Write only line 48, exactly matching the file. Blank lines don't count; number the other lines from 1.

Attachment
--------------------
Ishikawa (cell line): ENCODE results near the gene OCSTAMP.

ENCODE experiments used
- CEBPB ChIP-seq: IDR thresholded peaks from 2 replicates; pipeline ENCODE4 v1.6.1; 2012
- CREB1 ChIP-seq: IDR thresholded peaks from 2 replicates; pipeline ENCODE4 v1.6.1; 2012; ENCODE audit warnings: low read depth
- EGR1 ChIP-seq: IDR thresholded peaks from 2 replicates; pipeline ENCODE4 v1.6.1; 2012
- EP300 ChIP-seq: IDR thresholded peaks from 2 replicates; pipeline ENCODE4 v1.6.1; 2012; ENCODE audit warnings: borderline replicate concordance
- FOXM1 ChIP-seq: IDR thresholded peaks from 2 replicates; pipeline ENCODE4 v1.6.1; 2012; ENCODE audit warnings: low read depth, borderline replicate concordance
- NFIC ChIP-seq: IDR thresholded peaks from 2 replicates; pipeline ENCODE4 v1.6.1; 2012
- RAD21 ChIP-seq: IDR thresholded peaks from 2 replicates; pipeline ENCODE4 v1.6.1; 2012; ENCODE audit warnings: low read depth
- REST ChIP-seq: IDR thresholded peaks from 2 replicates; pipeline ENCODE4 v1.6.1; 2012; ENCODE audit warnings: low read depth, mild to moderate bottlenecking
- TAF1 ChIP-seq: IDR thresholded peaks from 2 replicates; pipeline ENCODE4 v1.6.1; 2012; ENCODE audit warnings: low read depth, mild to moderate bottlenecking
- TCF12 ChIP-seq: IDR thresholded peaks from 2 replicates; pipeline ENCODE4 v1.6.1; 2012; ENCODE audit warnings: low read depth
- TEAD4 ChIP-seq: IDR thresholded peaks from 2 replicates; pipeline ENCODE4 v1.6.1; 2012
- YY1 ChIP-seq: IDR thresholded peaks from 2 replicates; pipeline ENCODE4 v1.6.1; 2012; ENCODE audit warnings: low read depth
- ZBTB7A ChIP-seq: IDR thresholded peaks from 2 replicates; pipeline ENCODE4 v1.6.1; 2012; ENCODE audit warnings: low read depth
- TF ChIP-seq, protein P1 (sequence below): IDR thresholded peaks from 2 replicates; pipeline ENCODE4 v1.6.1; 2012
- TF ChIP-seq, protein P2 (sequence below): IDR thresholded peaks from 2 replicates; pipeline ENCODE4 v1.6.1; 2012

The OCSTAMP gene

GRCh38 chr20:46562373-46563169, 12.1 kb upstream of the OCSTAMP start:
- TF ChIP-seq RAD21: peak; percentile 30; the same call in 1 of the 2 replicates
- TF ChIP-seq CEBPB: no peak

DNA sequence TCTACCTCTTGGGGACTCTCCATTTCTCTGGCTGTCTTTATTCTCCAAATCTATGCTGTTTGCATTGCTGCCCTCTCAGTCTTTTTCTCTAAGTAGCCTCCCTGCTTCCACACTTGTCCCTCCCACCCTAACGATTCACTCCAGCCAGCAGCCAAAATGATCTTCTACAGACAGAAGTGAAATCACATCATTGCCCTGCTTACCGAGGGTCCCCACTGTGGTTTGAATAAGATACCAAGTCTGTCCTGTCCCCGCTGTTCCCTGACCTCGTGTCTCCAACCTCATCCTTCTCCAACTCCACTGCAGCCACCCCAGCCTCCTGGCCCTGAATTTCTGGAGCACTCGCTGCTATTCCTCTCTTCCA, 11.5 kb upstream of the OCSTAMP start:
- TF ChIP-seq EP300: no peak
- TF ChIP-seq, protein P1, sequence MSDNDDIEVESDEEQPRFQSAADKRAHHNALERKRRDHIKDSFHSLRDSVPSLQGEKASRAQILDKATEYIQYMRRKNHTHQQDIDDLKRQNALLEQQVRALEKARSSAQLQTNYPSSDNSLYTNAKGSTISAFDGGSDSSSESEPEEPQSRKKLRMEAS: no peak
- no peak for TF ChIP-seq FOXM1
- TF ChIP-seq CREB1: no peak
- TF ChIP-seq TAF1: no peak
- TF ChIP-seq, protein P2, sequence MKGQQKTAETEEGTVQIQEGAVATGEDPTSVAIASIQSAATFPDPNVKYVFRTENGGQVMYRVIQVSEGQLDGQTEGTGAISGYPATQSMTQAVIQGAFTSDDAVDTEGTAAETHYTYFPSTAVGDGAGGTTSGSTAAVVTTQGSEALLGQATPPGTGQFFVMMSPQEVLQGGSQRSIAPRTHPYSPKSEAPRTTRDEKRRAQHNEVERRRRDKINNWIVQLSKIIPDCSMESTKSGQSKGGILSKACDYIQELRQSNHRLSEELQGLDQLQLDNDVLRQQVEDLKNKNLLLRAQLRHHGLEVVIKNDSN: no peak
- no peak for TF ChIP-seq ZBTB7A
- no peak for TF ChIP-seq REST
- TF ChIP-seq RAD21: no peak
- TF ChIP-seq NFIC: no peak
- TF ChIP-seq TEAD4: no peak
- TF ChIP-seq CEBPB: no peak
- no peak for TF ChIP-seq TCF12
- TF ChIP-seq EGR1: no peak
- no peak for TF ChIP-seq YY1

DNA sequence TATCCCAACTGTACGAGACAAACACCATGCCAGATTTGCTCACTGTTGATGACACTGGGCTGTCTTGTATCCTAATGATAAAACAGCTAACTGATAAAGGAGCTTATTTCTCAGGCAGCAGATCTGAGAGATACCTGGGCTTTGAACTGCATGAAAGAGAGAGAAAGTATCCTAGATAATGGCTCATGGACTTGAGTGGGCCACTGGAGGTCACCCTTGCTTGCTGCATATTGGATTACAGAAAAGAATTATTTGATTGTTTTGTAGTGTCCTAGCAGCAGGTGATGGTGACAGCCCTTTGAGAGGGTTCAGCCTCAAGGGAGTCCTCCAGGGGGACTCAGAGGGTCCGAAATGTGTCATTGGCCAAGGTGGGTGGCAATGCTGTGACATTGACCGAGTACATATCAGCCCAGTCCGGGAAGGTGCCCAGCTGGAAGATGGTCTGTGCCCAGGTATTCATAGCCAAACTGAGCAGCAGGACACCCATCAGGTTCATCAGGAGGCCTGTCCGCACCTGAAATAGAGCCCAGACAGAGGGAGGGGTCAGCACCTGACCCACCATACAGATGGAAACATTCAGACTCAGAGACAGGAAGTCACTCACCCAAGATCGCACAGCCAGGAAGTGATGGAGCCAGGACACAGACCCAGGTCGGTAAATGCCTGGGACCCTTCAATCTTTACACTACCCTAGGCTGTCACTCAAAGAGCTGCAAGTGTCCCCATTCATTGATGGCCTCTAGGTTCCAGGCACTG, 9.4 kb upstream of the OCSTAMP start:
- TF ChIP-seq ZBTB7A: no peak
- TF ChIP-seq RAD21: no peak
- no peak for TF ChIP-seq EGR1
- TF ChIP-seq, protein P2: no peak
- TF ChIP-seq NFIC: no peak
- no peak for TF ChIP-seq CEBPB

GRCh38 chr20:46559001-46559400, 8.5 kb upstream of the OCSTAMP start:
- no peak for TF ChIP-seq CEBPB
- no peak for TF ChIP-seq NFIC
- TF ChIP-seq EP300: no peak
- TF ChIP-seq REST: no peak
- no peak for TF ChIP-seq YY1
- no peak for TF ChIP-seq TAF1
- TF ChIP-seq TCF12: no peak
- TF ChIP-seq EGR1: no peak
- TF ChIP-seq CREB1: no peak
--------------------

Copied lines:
- TF ChIP-seq EP300: no peak